However, Anderson did not limit his musical interests to only be involved in the Music Program; he also was able to integrate his Music minor with his Art History major by placing much of his academic focus on medieval studies. His favorite experience was during the Fall semester of 2018 when he combined both his interests in music and art history and sung in the Early Music Ensemble, a student group formed by Anderson himself and Professor James Blasina. The ensemble, which was funded by the Fetter Chamber Music Program, performed vocal music from the sixteenth century, specifically madrigal pieces. Anderson admits that that performance was a little bit out of his “comfort zone, but it was still a fantastic experience.” By the end of the semester, Anderson was proud of what the group had to present.

Music has always been about fun for Anderson, so although he does not intend on continuing to study music professionally, he hopes to still play recreationally, perhaps “in a community group” of some sort. Balancing music as a hobby with a career can be challenging for some, but  Anderson feels that Swarthmore taught him well how to “keep [music] fun and not too serious,” a distinction that is very important to him and is sure to follow him after graduation.

Maria Consuelo de Dios ’21

New Professors, New Ideas in Music and Dance Department

The Swarthmore College Department of Music and Dance welcomes three new faculty members: Professor James J. Blasina, Professor Stephanie Liapis, and Professor Joe Small.

James Blasina profile_0

Professor Blasina is originally from Vancouver, British Columbia, and he has been interested in music since he was a child. His studies with his mentors, Professor Jennifer Bain and Jacqueline War at Dalhousie University, led him to a MA-PhD program at Harvard University, where he wrote his PhD dissertation on the way that music for St. Katherine of Alexandria modeled and mirrored changing conceptions of gender during the 12th and 13th centuries. “In many respects, I see this period as a point of origin for many of the gender systems that have held sway until the twentieth century,” Professor Blasina said. “I see music as an important primary source for illuminating these changes in the ways people were thinking about gender, and on the flip side, looking at music through this particular lens helps us understand [music] better.”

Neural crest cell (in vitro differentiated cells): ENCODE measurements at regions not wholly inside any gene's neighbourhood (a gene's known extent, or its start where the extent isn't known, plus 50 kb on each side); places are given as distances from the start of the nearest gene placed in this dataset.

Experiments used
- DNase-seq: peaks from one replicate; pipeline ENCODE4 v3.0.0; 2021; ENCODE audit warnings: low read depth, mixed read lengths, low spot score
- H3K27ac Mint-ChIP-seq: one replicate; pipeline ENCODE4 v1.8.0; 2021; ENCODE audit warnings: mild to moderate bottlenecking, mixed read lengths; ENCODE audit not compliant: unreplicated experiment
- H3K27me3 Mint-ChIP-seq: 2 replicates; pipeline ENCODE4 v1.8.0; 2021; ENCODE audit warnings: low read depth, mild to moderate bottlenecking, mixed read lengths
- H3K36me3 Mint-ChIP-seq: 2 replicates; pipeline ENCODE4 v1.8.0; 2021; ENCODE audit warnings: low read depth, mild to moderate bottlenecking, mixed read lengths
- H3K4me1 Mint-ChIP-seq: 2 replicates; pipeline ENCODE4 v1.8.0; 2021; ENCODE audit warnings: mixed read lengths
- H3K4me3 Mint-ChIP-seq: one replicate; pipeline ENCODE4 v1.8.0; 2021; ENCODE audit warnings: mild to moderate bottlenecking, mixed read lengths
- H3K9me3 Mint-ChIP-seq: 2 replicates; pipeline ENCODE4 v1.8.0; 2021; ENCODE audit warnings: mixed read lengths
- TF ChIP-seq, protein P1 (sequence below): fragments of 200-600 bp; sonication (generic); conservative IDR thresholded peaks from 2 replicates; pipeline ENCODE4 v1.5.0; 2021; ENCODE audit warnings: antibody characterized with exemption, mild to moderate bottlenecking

Professor Blasina came to know a Swarthmore alum during his time in graduate school. “I was always so impressed by her well-rounded and critical ways of thinking about problems, and by her confidence and willingness to voice her opinions,” Professor Blasina said. “I was so excited when a position was posted in the Music and Dance Department, and I am grateful to be able to contribute to the work of this community of scholars and students.”

Last semester, Professor Blasina taught Music 11, a music theory class that focuses on counterpoint, harmony, and musical form. This semester, he is teaching Music 28 (Sound, Sinners, and Saints in Medieval England), a course that considers what sorts of meanings human beings ascribe to sounds and music. He is also teaching Music 1a (1000 Years of Musical Firsts), which focuses on twelve significant musical premiere performances as important artistic and historical moments.

Professor Blasina hopes that his students will have two takeaways from his classes. “First of all, in a one-semester course, even on a very focused topic, it’s impossible to cover everything that you’d like to,” Professor Blasina said. Using an analogy from his PhD advisor, Thomas Forrest Kelly, Professor Blasina believes that the big ideas in music history courses are like a row of telephone poles. He and his students will build the “poles” together in the course. “They should be sturdy and will hopefully entice students to fill in the gaps between the poles with ‘wires’ throughout their lives,” Professor Blasina said.

The second takeaway is empathy. “It’s too easy to think of people in the distant past with simplifying and dehumanizing tropes,” Professor Blasina said. “But maybe through the classroom experience and by understanding their artistic expressions, we can come to appreciate and feel connected to the human beings—as human beings—who came before us, and by extension, better understand ourselves and our societies.”


Professor Liapis has had a professional career in the performing arts that spans over twenty years. She received a B.F.A. from NYU Tisch School of the Arts and an M.F.A. from the University of Washington. Professor Liapis’s choreographic research focuses on creating and presenting original, collaborative works that often weave in elements of digital sound and video to create a complete visual and sonic experience on stage .

Professor Liapis began teaching at Swarthmore College because she was drawn to the diverse dance curriculum offered at the college. “It feels relevant, exciting, and progressive to offer training and education in so many movement forms,” Professor Liapis said.